Detectorists Win National Archaeology Training Award

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In October 2016, Keith Westcott, a historian and metal detectorist, set out to prove his theory that a high-status villa was situated in the vicinity of a sarcophagus burial of Romano British woman, on the Broughton Castle Estate, near the town of Banbury in north Oxfordshire.

His theory was correct. Keith discovered one of Britain’s largest Roman villas – roughly four-fifths the size of Buckingham Palace.

The discovery had a knock-on effect: it kindled a desire in Keith to raise the profile of detectorists by developing a new educational program based on archaeological principles.

Metal detectorists who assist on archaeological sites are held in high esteem by the archaeology community – but the relationship has sometimes been uncomfortable in the past. A very small number of people, known as 'nighthawks', use metal detectors for criminal activity.  The metal detector has thus been underutilized as an archaeological tool.

An experienced practitioner, educated in archaeological methods, principles and including site awareness, can be of great value to the archaeologist. Keith believed that a course that aimed to widened detectorists’ knowledge of archaeological practice and context (the environment to be preserved) would be of great benefit to detectorists and archaeologists alike.

Metal Detecting for Archaeological Projects: An Introduction

On the 24th November 2018, Oxford University’s Department for Continuing Education and the Association of Detectorists Community Interest Company partnered to launch their first-ever course for metal detecting – ‘Metal Detecting for Archaeological Projects: An Introduction’ – with Keith Westcott acting as Course Director.

The day school was run as part of our ‘Courses and Workshops in the Historic Environment’. Sessions throughout the day addressed such topics as the ‘Code of Practice’ and ‘Treasure Act’, stratigraphy and the matrix, recording and context, trial trenching and evaluation, health and safety and certification schemes, and the need for standardised methodologies.

Dr Edward Harris MBE, world renowned Bermudia-based archaeologist and inventor of the ‘Harris Matrix’, wrote in support of the course: 'I commend the efforts of the Association of Detectorists and the University of Oxford to bring together archaeologists and metal detectorists with a course that includes vital discussions on the stratigraphic method in archaeology.'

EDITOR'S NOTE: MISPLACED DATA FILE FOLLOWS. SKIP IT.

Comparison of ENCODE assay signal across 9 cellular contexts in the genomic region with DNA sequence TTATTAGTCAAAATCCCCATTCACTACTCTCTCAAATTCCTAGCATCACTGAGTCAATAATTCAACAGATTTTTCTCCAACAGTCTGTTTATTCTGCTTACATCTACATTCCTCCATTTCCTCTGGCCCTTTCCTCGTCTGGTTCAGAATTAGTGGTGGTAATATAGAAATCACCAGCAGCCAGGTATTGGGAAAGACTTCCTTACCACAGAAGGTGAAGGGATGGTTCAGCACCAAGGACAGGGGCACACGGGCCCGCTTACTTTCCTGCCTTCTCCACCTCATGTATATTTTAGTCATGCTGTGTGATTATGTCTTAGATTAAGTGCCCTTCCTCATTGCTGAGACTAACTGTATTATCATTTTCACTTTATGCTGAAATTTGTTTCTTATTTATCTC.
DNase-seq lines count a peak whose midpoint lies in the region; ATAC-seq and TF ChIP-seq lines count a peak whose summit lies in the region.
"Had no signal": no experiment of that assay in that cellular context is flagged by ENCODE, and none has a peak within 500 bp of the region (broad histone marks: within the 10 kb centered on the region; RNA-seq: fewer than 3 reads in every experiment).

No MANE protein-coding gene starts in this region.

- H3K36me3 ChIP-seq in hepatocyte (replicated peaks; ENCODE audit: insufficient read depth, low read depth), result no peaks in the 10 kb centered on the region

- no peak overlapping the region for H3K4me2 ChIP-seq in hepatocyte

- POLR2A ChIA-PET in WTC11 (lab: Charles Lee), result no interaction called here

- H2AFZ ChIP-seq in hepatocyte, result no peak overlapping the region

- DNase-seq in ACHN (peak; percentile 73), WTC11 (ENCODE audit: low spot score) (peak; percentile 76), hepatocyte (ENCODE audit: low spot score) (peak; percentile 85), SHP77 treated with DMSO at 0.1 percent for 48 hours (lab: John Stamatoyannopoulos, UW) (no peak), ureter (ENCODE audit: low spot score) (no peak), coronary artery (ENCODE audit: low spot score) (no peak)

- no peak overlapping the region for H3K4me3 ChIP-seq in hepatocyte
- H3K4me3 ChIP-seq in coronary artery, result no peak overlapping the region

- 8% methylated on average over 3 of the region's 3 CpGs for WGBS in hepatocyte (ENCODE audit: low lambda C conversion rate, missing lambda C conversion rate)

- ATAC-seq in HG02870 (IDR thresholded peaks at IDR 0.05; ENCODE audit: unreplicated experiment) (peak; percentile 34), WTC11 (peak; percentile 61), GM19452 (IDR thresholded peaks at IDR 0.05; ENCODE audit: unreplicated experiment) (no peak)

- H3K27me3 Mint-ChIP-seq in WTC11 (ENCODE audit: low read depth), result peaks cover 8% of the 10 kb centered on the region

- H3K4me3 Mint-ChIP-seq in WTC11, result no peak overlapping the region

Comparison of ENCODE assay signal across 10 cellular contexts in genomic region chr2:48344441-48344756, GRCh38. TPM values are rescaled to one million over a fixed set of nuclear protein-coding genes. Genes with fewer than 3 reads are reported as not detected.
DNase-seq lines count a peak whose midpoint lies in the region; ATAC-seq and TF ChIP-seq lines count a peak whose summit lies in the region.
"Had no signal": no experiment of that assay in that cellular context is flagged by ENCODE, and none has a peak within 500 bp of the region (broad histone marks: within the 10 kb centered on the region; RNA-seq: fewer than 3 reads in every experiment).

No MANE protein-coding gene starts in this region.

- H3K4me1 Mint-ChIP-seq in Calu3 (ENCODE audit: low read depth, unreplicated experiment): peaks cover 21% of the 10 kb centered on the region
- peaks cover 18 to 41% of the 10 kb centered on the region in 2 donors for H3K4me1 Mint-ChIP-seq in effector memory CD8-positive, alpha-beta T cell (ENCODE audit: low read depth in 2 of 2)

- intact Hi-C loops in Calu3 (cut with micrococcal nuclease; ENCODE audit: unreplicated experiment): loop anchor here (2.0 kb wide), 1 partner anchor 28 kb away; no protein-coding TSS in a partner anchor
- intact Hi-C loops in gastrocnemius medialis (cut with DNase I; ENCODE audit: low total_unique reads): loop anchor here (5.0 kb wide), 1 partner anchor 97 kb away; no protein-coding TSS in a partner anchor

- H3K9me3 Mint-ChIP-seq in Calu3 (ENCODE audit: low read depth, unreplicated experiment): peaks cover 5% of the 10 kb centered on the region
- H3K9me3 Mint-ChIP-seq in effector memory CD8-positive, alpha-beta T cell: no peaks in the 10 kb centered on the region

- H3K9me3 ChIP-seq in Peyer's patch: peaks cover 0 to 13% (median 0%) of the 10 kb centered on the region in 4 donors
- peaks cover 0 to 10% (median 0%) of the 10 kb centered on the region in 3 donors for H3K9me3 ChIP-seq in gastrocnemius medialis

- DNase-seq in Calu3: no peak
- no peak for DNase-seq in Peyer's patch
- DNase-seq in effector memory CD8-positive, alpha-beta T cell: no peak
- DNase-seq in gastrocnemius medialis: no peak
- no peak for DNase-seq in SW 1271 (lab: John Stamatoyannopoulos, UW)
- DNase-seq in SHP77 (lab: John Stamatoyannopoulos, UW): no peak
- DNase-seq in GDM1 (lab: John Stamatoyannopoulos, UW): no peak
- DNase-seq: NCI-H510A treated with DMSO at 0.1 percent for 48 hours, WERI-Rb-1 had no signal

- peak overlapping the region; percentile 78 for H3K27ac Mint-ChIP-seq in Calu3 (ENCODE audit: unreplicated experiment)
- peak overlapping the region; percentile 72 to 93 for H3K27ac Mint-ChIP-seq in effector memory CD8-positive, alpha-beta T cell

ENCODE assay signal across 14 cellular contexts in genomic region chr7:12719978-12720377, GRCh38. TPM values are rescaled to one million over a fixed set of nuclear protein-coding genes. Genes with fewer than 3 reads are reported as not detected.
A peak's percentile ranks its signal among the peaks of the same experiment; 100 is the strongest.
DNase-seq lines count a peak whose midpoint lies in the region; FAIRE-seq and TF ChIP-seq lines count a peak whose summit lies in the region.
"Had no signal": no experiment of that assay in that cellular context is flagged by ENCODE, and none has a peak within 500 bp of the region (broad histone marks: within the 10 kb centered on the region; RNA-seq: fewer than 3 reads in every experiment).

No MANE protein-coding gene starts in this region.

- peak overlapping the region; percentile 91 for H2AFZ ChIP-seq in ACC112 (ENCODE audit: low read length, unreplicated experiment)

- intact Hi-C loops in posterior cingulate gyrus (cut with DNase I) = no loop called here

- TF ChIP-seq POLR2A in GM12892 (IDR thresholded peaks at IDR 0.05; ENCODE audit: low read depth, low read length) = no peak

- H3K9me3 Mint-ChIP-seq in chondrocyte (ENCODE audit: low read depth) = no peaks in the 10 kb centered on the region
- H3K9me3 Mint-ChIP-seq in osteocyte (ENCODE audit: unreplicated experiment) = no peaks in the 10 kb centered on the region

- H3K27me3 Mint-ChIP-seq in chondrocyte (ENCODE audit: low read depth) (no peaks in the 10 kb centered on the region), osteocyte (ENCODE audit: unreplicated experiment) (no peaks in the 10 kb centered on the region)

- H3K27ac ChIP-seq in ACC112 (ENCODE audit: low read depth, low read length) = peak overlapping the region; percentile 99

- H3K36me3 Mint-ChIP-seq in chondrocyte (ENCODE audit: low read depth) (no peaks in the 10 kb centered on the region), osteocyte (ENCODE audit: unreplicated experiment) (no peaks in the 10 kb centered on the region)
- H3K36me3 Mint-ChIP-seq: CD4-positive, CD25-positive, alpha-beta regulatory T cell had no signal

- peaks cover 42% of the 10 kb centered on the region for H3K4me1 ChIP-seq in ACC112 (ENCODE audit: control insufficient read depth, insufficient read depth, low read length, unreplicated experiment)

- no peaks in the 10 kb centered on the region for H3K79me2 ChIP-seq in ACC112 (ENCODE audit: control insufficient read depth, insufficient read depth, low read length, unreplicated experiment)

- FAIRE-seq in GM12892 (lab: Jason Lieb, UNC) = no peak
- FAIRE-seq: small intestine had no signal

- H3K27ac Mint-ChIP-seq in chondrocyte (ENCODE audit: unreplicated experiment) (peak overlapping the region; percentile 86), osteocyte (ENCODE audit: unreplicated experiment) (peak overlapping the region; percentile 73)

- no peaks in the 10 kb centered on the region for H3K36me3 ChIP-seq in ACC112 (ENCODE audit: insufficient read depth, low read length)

National recognition

The course earned plaudits from the Chartered Institute for Archaeologists (CIfA), which gave its first-ever endorsement to metal detecting as a subject – allowing the course to be taught throughout the UK, and issuing all attendees on the Oxford course with a personalised CIfA Continuing Professional Development Certificate.

And in April 2019, the course picked up a national award: the Archaeology Training Forum Award was presented to Keith Westcott  and The Association of Detectorists CIC at the Chartered Institute for Archaeologists Annual Conference.

Toby Martin, Departmental Lecturer in Archaeology, said, ‘It’s a prestigious award – and the course was up against some stiff competition from much larger organisations, such as Historic England, which had won in previous years.’

The future

Ultimately, Keith’s hope is that metal detecting would be embedded into professional practice, and a UK ‘Bank’ of consultant-detectorists will be available assist on archaeological projects.  

'This is the first step in a more ambitious journey,' said Keith Westcott. 'The Association for Detectorists aims to develop a nationwide educational program based on archaeological and conservational principles. We want to give encouragement and training to detectorists whose motivations are based in the research and preservation our National Heritage. I am, personally, very grateful to the University of Oxford in giving us the opportunity and support to enable the first-ever course for detectorists.’ 

Commenting on the Department’s role in offering the seminal course, Dr Toby Martin said, ‘Oxford University’s Department for Continuing Education was very happy indeed to offer this course as part of our academic programme, and proud to advocate for responsible metal detecting, as well as for the embedding of archaeological methods in metal detecting practice. We certainly look forward to planning future courses with the Association of Detectorists.’

Find out more information about our courses in Archaeology and the Historic Environment

Published 14 September 2019